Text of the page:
So, you can dismiss the article if you have determined that it is slanted or biased but I think it likely contains much truth even from a scientific standpoint.

Do you have any recommendations on what religion I should subscribe to, to attain these evolutionary effects? There seem so many of them. I'm thinking something shamanistic and ancient, but the documentation seems poor.

The main thing is for there to be singing and rhythmic motions for endorphin release. I'd like one with a high priestess who dishes it out for healing purposes.
Chatter / Pilots view, landing at Queenstown Airport in New Zealand
« Last post by shnozzola on Yesterday at 08:45:12 PM »

General Religious Discussion / Re: Biblestudent - I bet it DOESN'T say that.
« Last post by velkyn on Yesterday at 07:52:52 PM »
I've found the last article in the list "Allen E. Bergin, "Values and Religious Issues in Psychotherapy and Mental Health," The American Psychologist, Vol. 46, No. 4 (April 1991), pp. 394-403"

A decade of work by Bergin and others is reviewed and synthesized concerning two broad issues: (a) the role of values in psychotherapy and (b) the relation of religion to mental health. Trends have changed and there is now more professional support for addressing values issues in treatment. There is also more openness to the healthy potentialities of religious involvement, and therapists themselves manifest a new level of personal interest in such matters. Cautions and guidelines for dealing with such issues are considered in both empirical and clinical terms. The multifactorial nature of religion is documented, and healthy and unhealthy ways of being religious are described. Suggestions are given for including education in values and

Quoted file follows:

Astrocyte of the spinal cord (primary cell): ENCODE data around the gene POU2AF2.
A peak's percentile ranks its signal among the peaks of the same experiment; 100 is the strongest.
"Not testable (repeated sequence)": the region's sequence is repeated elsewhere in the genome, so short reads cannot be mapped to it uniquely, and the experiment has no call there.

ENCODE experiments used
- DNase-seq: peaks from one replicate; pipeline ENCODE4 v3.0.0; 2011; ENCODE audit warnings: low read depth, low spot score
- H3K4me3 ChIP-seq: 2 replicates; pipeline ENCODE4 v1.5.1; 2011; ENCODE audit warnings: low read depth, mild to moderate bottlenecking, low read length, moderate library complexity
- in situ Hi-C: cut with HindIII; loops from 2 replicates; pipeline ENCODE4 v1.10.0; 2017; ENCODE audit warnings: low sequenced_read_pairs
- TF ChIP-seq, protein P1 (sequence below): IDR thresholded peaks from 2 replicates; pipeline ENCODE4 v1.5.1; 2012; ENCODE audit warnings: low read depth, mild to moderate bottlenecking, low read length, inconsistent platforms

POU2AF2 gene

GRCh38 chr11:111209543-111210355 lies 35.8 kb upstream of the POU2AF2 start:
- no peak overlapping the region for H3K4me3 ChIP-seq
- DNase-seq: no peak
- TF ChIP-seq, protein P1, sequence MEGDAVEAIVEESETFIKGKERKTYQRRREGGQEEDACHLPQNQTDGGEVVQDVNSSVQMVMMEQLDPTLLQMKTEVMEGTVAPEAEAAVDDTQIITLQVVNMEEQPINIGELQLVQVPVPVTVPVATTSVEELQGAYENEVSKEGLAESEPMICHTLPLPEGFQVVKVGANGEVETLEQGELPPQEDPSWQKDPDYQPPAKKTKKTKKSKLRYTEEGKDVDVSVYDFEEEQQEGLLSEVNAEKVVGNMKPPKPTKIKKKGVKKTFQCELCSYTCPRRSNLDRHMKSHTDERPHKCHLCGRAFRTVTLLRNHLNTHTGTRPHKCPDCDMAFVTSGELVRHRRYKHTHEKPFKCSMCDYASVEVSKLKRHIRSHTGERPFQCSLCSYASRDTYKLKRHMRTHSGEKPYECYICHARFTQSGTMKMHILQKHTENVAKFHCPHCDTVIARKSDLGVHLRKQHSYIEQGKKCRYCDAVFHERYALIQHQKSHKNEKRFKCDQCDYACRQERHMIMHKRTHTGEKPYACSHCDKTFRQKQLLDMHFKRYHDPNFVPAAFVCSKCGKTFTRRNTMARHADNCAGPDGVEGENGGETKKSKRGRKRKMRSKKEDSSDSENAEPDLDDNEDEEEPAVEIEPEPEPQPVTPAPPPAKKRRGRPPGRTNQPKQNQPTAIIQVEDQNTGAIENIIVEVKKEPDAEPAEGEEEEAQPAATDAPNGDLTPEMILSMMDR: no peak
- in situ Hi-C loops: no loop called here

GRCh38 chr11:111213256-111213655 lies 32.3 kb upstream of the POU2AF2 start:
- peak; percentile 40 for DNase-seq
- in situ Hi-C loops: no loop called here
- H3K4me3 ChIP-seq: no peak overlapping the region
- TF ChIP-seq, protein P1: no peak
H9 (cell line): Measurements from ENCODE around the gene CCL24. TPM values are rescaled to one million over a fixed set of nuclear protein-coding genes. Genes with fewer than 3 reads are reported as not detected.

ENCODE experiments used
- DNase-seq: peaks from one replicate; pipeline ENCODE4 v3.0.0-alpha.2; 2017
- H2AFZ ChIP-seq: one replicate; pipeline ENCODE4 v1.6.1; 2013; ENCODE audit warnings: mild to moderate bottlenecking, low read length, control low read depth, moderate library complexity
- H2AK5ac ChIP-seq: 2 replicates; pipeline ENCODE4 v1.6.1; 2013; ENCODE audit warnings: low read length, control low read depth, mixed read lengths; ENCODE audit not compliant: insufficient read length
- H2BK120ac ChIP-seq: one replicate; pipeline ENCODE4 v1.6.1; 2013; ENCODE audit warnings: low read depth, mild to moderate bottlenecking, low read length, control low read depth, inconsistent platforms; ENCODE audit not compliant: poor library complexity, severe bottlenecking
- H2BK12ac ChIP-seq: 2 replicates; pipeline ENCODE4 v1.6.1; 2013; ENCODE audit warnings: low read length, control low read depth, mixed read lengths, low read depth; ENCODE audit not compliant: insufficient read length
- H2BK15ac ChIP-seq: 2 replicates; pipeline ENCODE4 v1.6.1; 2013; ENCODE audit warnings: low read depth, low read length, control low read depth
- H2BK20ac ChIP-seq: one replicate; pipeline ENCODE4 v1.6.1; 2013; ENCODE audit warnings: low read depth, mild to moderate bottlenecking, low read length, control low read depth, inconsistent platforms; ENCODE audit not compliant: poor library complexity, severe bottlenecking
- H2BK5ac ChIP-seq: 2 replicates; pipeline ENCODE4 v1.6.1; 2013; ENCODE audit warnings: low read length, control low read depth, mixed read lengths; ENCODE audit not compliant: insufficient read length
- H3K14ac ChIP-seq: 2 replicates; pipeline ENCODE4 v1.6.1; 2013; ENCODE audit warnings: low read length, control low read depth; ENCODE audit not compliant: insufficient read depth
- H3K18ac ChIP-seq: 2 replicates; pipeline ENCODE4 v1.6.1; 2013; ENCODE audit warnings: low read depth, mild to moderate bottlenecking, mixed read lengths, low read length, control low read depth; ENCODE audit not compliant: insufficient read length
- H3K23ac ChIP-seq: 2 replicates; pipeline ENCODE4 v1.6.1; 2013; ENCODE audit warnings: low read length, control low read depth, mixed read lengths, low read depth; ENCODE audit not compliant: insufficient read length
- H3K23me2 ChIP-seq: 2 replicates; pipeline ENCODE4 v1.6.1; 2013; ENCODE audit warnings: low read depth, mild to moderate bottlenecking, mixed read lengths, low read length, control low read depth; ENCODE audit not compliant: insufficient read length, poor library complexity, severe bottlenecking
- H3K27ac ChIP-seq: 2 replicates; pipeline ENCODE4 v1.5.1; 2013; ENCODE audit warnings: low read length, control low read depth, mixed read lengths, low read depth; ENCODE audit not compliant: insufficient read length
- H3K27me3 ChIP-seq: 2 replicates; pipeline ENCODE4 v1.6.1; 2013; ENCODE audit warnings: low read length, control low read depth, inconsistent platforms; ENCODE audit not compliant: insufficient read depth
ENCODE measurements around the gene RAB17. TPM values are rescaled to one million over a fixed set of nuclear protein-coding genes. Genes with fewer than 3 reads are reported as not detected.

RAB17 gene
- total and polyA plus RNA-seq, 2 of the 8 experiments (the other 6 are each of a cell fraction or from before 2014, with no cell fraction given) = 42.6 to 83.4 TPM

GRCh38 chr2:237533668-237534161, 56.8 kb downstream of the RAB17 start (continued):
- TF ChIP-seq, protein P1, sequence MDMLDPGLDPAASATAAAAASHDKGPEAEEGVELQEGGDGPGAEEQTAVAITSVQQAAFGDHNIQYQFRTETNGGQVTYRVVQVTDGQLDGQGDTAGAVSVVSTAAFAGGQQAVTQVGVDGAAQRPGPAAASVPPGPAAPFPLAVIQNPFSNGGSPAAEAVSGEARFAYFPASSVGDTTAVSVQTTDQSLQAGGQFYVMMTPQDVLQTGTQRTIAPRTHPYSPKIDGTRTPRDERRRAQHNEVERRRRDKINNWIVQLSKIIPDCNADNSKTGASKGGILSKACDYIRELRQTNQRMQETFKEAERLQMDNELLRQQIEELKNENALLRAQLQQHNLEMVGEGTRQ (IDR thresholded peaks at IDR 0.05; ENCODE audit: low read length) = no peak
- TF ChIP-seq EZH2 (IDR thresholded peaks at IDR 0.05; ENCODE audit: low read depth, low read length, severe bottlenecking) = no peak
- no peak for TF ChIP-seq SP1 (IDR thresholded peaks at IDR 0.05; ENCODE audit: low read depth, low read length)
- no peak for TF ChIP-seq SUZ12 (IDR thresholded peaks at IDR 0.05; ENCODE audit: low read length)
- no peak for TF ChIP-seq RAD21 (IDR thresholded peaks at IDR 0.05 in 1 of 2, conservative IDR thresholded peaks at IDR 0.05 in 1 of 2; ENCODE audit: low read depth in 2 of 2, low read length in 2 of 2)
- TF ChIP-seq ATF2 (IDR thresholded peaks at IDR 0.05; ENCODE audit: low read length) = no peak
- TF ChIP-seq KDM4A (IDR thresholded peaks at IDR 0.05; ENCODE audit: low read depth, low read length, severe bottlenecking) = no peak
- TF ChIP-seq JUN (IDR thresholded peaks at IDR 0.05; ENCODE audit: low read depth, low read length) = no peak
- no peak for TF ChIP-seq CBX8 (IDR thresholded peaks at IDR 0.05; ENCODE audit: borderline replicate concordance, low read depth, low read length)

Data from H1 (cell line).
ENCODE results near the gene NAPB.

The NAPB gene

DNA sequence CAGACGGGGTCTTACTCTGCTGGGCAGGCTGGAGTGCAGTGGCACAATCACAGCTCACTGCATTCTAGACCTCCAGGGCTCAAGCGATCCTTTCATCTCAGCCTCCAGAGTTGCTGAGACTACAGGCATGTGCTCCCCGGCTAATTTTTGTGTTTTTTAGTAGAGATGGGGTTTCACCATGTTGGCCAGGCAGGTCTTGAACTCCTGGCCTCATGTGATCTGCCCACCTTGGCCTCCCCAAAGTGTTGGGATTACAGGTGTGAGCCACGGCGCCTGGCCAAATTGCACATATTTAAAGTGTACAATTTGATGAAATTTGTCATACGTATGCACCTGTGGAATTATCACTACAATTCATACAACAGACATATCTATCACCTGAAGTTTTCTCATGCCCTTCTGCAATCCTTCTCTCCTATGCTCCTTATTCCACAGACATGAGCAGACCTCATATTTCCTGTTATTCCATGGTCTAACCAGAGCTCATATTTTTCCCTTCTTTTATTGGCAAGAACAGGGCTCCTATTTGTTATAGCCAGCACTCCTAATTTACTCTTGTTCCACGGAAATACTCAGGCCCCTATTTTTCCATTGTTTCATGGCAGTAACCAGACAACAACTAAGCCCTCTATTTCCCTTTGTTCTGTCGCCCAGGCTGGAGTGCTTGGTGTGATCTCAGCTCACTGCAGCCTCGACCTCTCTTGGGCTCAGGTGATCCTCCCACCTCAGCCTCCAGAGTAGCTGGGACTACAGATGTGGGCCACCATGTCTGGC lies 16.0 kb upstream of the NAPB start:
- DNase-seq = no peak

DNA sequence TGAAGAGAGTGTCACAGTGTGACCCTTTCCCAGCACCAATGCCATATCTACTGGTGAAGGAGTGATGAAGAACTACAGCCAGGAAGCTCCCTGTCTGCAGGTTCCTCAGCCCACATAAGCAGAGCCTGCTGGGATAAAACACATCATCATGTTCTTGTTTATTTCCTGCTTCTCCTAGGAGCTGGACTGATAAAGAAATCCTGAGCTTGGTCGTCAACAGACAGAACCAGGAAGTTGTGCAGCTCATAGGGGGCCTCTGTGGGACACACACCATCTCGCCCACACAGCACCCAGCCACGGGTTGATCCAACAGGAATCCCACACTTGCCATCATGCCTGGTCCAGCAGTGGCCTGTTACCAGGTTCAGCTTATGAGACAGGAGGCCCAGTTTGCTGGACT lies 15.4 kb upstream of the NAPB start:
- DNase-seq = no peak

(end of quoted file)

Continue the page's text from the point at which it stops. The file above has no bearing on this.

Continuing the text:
religious issues in the training of clinicians so that the vast population of religious clientele may be better served.

What is very odd that the Heritage paper makes this claim
Allan Bergin, a research psychologist who received the American Psychological Association's top award in 1990, summed up the impact of Religion in his acceptance address: "Some religious influences have a modest impact whereas another portion seems like the mental equivalent of nuclear energy."

That quote is from another person, not Bergin.  That is a quote from Marks, I. M. (1978). Behavioral psychotherapy of adult neurosis. In
S. L. Garfield & A. E. Bergin (Eds.), Handbook of psychotherapy and behavior change (2nd ed., pp. 493-547). New York: Wiley. and cited by Bergin in the paper referenced to.

In many ways, religion is surprisingly like psychotherapy and the studies thereof. The overall, average effects are generally positive, although not dramatic; harmful effects of some influences detract from the overall outcomes and counterbalance the positive effects of other influences; general positive effects are mediated by principles common to the different approaches, but specific effects of specific procedures produce enhanced outcomes not usually attainable by common factors alone; and, finally, it is often difficult to identify the positive ingredients and their efficacy because of poor measurement, design, sampiing, definition, and specificity (Garfield & Bergin, 1986).